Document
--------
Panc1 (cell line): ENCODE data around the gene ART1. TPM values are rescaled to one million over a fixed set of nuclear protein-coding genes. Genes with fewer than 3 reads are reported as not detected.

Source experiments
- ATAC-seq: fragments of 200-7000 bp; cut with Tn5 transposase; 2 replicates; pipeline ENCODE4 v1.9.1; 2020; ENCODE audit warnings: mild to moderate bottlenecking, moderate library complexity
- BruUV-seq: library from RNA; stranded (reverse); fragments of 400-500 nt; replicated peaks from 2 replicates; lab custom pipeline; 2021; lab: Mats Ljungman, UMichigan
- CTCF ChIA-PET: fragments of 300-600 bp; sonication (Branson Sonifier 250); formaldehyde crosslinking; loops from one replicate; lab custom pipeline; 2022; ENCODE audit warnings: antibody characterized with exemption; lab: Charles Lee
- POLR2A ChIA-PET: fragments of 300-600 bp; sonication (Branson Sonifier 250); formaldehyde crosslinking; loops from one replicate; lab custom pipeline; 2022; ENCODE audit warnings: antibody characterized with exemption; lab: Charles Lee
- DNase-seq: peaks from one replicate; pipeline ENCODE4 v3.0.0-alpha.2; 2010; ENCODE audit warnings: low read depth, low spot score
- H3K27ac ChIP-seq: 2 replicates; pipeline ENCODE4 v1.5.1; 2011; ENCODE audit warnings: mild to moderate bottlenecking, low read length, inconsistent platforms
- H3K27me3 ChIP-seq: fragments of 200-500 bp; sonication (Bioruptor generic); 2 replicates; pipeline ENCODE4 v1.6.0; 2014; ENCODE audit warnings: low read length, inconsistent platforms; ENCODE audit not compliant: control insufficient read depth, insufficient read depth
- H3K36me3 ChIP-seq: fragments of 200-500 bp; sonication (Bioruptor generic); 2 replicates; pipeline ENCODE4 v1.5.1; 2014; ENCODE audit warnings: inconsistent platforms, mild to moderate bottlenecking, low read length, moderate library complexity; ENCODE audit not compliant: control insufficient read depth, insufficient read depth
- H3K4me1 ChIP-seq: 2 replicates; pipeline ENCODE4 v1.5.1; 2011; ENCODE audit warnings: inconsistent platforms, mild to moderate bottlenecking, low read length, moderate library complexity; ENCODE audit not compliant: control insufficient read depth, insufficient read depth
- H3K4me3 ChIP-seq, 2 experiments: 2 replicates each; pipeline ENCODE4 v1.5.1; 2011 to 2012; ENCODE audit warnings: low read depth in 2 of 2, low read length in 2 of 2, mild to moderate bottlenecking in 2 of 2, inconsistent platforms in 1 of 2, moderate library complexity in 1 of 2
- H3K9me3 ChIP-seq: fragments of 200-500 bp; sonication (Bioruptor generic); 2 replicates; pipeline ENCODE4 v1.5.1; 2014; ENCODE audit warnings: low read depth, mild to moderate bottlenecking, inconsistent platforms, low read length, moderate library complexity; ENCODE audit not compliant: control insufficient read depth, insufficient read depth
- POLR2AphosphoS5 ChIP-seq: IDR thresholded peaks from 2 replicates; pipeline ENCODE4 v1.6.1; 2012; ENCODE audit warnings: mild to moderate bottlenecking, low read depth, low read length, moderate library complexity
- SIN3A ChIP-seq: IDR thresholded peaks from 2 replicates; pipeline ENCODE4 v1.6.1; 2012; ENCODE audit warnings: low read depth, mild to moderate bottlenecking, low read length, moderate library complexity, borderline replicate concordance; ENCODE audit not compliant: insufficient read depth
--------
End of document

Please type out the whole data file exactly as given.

Panc1 (cell line): ENCODE data around the gene ART1. TPM values are rescaled to one million over a fixed set of nuclear protein-coding genes. Genes with fewer than 3 reads are reported as not detected.

Source experiments
- ATAC-seq: fragments of 200-7000 bp; cut with Tn5 transposase; 2 replicates; pipeline ENCODE4 v1.9.1; 2020; ENCODE audit warnings: mild to moderate bottlenecking, moderate library complexity
- BruUV-seq: library from RNA; stranded (reverse); fragments of 400-500 nt; replicated peaks from 2 replicates; lab custom pipeline; 2021; lab: Mats Ljungman, UMichigan
- CTCF ChIA-PET: fragments of 300-600 bp; sonication (Branson Sonifier 250); formaldehyde crosslinking; loops from one replicate; lab custom pipeline; 2022; ENCODE audit warnings: antibody characterized with exemption; lab: Charles Lee
- POLR2A ChIA-PET: fragments of 300-600 bp; sonication (Branson Sonifier 250); formaldehyde crosslinking; loops from one replicate; lab custom pipeline; 2022; ENCODE audit warnings: antibody characterized with exemption; lab: Charles Lee
- DNase-seq: peaks from one replicate; pipeline ENCODE4 v3.0.0-alpha.2; 2010; ENCODE audit warnings: low read depth, low spot score
- H3K27ac ChIP-seq: 2 replicates; pipeline ENCODE4 v1.5.1; 2011; ENCODE audit warnings: mild to moderate bottlenecking, low read length, inconsistent platforms
- H3K27me3 ChIP-seq: fragments of 200-500 bp; sonication (Bioruptor generic); 2 replicates; pipeline ENCODE4 v1.6.0; 2014; ENCODE audit warnings: low read length, inconsistent platforms; ENCODE audit not compliant: control insufficient read depth, insufficient read depth
- H3K36me3 ChIP-seq: fragments of 200-500 bp; sonication (Bioruptor generic); 2 replicates; pipeline ENCODE4 v1.5.1; 2014; ENCODE audit warnings: inconsistent platforms, mild to moderate bottlenecking, low read length, moderate library complexity; ENCODE audit not compliant: control insufficient read depth, insufficient read depth
- H3K4me1 ChIP-seq: 2 replicates; pipeline ENCODE4 v1.5.1; 2011; ENCODE audit warnings: inconsistent platforms, mild to moderate bottlenecking, low read length, moderate library complexity; ENCODE audit not compliant: control insufficient read depth, insufficient read depth
- H3K4me3 ChIP-seq, 2 experiments: 2 replicates each; pipeline ENCODE4 v1.5.1; 2011 to 2012; ENCODE audit warnings: low read depth in 2 of 2, low read length in 2 of 2, mild to moderate bottlenecking in 2 of 2, inconsistent platforms in 1 of 2, moderate library complexity in 1 of 2
- H3K9me3 ChIP-seq: fragments of 200-500 bp; sonication (Bioruptor generic); 2 replicates; pipeline ENCODE4 v1.5.1; 2014; ENCODE audit warnings: low read depth, mild to moderate bottlenecking, inconsistent platforms, low read length, moderate library complexity; ENCODE audit not compliant: control insufficient read depth, insufficient read depth
- POLR2AphosphoS5 ChIP-seq: IDR thresholded peaks from 2 replicates; pipeline ENCODE4 v1.6.1; 2012; ENCODE audit warnings: mild to moderate bottlenecking, low read depth, low read length, moderate library complexity
- SIN3A ChIP-seq: IDR thresholded peaks from 2 replicates; pipeline ENCODE4 v1.6.1; 2012; ENCODE audit warnings: low read depth, mild to moderate bottlenecking, low read length, moderate library complexity, borderline replicate concordance; ENCODE audit not compliant: insufficient read depth